Barlow Moor Road, Opposite the Southern Cemetery
Coriander is highly rated by quite a few folk and they’ve got quite a manifesto on their website, here’s an interesting quote:
“Most of the Bangladeshi/Indian restaurants around today are considered to be simply curry houses offering an adapted menu. The Coriander Restaurant is different. The management and staff have made great efforts in making dishes that implement original traditional recipes along with a healthy approach.”
My latest experience of this restaurant was certainly at odds with this description. The majority of the curries can be ordered with different meats as their main ingredient – meaning the meat was not cooked in the sauce from scratch. Also when I asked about traditional dishes I was pointed towards the Dopiaza/Balti section –‘All Time Classics’ apparently. And when I asked about meat on the bone I was directed to tandoori chicken – no curry had meat on the bone. Odd for a place priding itself on traditional Indian and Bangladeshi food.So in short the whole concept, menu and advice were baffling.
Right then, to the food. Actually pretty good – the chutneys, sauces and whatnot served with the starters and poppadoms were excellent and different with tamarind, raw red onion, chilli and coriander all present. The pakora were crisp without being oily, seekh kebabs decent if unremarkable and king prawns beautifully butterflied and perfectly cooked – although £6.20 for 2 was steep. Perhaps it was psychological but the food here tasted just a bit more wholesome, being less salty and oily and just that little bit different from the usual Pakistani food. With more fruity, citrusy notes and a lot less ghee. There was also noticeably more attention to presentation, if you care about that sort of thing.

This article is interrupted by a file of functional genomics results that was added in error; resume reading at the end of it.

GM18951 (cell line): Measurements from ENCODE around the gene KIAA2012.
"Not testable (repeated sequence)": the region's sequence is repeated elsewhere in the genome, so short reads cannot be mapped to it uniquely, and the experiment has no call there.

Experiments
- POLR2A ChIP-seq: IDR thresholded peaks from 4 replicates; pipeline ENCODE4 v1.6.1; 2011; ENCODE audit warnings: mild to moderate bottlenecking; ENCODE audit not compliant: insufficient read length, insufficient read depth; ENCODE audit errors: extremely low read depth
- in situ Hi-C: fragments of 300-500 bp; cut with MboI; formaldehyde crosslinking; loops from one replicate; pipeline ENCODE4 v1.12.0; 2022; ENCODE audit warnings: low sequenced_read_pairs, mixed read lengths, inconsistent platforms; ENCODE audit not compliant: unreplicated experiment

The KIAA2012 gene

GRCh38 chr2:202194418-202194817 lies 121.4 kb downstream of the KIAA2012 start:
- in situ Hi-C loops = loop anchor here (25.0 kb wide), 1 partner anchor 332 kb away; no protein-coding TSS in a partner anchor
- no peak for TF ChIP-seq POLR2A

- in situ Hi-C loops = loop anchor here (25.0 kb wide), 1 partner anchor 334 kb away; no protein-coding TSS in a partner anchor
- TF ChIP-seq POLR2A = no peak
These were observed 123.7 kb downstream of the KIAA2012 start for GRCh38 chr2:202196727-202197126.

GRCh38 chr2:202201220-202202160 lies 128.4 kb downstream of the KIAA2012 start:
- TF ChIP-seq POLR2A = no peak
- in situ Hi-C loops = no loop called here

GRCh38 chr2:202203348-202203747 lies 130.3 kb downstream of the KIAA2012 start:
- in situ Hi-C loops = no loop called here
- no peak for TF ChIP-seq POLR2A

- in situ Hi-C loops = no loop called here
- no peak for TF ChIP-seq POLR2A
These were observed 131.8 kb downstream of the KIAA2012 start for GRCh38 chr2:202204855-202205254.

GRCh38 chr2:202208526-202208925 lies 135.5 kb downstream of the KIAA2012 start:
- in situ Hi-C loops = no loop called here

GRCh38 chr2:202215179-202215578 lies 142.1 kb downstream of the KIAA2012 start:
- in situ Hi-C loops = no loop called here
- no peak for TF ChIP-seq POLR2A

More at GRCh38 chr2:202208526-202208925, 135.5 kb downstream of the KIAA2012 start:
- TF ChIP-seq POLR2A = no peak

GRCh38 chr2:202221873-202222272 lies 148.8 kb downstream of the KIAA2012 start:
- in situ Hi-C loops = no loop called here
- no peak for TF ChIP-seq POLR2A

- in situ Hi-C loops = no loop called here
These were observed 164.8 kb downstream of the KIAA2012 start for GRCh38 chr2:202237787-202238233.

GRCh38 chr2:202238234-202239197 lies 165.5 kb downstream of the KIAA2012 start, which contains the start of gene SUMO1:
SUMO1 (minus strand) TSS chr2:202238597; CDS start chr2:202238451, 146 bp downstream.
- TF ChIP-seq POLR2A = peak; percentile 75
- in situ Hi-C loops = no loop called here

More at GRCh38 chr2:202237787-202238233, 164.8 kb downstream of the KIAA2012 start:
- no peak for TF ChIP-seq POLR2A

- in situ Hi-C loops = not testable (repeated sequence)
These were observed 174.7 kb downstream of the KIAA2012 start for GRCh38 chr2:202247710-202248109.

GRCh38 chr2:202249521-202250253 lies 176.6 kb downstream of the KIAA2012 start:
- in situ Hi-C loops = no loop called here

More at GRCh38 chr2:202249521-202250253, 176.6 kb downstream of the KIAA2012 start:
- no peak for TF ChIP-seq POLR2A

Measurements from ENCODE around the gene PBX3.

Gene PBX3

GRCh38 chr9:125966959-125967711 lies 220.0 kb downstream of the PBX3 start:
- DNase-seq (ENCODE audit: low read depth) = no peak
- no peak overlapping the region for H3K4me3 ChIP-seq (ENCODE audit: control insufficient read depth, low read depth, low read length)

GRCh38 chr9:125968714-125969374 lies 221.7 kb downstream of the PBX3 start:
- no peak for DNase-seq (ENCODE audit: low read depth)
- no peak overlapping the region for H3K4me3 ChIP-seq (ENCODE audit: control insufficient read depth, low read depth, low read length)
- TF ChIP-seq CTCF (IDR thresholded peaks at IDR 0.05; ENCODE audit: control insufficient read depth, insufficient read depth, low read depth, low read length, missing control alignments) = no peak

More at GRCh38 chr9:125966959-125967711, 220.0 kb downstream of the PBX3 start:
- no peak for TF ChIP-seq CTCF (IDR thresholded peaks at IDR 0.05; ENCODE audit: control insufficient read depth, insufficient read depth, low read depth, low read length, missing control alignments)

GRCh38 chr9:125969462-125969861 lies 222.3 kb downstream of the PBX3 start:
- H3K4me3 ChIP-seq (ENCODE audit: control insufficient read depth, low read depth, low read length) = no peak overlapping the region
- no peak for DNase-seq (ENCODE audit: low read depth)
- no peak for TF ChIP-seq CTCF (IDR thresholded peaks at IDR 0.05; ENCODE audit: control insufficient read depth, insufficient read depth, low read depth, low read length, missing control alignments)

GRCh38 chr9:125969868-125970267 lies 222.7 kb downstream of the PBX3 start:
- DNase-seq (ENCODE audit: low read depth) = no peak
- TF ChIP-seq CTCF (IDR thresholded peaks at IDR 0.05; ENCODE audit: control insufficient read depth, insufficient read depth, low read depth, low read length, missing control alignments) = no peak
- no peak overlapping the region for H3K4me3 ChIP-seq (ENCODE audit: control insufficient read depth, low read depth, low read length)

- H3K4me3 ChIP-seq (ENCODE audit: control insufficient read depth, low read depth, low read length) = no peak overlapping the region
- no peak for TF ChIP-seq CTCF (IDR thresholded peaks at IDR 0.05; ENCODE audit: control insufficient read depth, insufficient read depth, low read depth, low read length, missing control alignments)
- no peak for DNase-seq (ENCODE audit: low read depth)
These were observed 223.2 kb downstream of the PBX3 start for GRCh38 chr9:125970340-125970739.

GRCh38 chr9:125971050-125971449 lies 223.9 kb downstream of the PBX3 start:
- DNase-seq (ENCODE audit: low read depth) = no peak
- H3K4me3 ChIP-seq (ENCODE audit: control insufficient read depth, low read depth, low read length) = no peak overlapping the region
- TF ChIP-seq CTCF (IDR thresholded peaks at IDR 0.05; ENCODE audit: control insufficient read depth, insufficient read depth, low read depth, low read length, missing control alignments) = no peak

The main courses were pretty good too – I went for ‘Grandmother’s Beef’, a seemingly traditional one pot type dish – pretty much the only one I could find. It was fine if unremarkable, perhaps the lack of fat used here finally told with the slightly dry stewed beef, although it had good flavour of coconut and the chana daal was well cooked. My companion had Royal Bengal Sea Fish Curry, which was a essentially a selection of Sea Food in a pretty silly, sweetish, coconutty type sauce, it was well cooked and tasty but a far cry from the traditional stuff we’d hoped for. Tarka daal, rice and chapatti were all fine if unremarkable. Which leads me on to portion size – Experience had reminded me that the portions weren’t massive here so two of us ended up ordering: 3 starters, 2 mains, one side dish of daal, with 2 rice and 2 chapatti. Now possibly we’re fat gits, but we don’t do this anywhere else. A pint each (Bangla Beer was a welcome change from Cobra and Kingfisher) brought the bill to £52 – so OK, we had 2 fish dishes and a few more sundries than usual, but is still rather expensive.
Coriander provided one of the most ‘clean feeling’ curry experiences I’ve had. I was well fed but not bloated or leaden, so perhaps there’s something in their healthy approach – do read their ‘Background and Objectives’, it’s a pretty entertaining read. The food was tasty and well presented, the refurb is nice and quite understated, the place is clean and the staff attentive if not all that helpful on this occasion. But more attention to a cohesive menu and dishes therein would help, as would a bit more consistency with portion size and pricing. Definitely an enjoyable meal but yet again I wouldn’t unreservedly recommend it.